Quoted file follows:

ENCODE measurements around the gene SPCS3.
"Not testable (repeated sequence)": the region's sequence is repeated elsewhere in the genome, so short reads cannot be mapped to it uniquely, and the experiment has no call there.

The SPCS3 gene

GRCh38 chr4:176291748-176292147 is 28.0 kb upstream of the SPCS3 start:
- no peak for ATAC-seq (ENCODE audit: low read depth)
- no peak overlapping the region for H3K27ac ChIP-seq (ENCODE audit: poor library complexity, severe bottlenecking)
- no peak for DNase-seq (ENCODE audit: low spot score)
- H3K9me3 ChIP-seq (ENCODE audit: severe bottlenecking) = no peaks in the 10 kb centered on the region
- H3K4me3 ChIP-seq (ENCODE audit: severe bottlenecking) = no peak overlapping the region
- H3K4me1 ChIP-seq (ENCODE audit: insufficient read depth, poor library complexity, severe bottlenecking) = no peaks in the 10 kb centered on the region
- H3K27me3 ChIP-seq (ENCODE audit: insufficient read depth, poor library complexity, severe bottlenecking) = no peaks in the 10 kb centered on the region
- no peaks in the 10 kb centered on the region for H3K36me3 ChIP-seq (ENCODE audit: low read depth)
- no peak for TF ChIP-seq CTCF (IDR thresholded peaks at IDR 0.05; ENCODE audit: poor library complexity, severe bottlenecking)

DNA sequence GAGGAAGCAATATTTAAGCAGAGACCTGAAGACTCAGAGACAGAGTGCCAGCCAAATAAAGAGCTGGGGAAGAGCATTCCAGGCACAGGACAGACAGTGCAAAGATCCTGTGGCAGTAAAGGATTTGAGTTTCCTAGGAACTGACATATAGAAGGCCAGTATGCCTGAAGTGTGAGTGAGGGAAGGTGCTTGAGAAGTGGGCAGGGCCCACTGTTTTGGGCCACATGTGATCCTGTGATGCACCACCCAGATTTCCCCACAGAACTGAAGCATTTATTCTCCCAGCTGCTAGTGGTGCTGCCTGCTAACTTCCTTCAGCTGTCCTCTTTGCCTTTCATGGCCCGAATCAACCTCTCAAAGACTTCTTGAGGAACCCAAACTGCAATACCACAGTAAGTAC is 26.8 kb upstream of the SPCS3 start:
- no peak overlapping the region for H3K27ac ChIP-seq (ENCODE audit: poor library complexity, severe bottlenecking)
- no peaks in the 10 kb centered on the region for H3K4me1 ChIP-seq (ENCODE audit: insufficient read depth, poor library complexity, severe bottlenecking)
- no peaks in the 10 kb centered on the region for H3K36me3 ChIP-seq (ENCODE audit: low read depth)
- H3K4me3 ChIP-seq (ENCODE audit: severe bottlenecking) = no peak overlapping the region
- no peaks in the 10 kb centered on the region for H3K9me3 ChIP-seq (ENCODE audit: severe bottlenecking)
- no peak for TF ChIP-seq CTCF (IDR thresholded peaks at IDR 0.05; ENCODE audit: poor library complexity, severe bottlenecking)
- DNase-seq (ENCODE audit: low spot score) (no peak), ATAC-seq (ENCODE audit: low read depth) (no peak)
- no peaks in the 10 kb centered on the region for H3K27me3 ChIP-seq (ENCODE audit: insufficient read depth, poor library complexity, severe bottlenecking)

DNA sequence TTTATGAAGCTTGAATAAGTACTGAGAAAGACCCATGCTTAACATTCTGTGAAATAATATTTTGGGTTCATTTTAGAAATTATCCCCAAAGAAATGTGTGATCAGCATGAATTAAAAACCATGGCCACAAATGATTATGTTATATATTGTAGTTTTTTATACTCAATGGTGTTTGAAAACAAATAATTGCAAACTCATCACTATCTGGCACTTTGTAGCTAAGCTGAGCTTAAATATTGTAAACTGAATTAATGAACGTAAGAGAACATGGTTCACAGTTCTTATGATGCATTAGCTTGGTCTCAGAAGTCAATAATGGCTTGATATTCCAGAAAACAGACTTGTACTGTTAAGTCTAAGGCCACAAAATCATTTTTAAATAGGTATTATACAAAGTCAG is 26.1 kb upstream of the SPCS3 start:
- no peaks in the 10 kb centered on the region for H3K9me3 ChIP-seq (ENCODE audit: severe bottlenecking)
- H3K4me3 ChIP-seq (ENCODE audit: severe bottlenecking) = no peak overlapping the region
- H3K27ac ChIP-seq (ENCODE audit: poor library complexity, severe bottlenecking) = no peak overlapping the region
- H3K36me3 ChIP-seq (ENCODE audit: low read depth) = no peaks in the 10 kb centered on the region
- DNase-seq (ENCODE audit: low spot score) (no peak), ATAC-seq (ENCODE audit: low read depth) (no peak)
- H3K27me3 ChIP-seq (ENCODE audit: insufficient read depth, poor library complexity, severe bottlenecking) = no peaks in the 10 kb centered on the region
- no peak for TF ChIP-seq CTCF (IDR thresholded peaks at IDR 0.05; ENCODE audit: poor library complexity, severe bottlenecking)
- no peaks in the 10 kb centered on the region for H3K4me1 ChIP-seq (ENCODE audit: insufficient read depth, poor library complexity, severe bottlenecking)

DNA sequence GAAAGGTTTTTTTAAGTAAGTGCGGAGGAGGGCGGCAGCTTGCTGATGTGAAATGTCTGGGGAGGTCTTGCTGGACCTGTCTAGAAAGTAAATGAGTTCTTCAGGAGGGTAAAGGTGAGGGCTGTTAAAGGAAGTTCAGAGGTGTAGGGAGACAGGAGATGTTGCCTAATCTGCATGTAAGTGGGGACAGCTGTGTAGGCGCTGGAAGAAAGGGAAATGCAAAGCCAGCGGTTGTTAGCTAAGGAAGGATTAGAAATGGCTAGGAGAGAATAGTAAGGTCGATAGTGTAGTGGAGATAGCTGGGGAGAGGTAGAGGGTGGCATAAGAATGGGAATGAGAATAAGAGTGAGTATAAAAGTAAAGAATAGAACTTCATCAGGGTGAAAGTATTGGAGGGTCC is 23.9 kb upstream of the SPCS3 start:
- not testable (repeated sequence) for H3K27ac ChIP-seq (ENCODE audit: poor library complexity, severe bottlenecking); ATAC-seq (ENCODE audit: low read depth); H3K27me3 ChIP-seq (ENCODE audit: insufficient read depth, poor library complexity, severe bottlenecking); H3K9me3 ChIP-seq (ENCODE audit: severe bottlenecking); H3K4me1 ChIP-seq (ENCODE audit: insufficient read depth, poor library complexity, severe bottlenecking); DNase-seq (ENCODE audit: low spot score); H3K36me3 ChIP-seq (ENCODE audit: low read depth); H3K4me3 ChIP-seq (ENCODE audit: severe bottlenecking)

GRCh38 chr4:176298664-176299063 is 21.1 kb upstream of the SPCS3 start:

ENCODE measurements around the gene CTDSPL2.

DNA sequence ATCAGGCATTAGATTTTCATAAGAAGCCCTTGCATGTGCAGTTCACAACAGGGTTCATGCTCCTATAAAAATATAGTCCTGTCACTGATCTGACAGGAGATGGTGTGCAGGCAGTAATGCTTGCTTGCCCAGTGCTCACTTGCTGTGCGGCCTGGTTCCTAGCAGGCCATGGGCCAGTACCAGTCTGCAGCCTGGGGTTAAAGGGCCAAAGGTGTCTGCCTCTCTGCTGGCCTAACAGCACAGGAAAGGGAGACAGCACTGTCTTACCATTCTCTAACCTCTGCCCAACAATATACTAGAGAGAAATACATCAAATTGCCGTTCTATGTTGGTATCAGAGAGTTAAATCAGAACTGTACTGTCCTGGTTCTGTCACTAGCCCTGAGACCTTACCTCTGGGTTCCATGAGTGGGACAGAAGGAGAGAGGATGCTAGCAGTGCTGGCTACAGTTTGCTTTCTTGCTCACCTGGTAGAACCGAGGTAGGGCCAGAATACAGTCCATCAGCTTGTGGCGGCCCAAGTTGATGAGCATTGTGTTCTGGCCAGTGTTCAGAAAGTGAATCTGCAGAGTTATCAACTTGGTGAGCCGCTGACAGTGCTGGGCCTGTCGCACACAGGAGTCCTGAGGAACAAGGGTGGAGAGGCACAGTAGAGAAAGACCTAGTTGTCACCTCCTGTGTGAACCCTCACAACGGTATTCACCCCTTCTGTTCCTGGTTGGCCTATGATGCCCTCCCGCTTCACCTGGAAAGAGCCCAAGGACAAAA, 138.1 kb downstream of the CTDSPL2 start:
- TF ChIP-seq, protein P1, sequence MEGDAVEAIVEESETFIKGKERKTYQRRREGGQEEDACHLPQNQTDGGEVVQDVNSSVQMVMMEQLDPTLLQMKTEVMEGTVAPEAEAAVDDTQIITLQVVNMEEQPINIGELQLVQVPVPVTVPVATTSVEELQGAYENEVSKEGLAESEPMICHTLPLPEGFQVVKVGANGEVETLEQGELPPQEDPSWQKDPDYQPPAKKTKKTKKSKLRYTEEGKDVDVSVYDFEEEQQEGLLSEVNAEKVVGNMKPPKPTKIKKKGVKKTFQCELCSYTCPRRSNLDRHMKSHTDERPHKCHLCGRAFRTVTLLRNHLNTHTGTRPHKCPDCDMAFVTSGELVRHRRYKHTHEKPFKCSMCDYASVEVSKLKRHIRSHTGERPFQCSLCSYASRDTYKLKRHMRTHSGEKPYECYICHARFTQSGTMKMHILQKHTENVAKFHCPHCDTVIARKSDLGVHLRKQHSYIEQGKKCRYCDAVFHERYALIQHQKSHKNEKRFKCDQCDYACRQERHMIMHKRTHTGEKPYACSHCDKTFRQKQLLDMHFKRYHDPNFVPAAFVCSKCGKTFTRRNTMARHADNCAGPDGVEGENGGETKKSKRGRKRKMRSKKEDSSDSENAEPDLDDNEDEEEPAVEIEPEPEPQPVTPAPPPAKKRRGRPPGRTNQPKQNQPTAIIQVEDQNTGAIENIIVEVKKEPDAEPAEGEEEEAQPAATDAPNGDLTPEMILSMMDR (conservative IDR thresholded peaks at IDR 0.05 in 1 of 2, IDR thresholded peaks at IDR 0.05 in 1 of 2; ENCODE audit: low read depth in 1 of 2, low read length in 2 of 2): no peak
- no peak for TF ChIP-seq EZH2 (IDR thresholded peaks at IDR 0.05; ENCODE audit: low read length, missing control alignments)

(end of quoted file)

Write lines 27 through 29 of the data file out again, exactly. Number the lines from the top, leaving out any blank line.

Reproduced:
- H3K36me3 ChIP-seq (ENCODE audit: low read depth) = no peaks in the 10 kb centered on the region
- DNase-seq (ENCODE audit: low spot score) (no peak), ATAC-seq (ENCODE audit: low read depth) (no peak)
- H3K27me3 ChIP-seq (ENCODE audit: insufficient read depth, poor library complexity, severe bottlenecking) = no peaks in the 10 kb centered on the region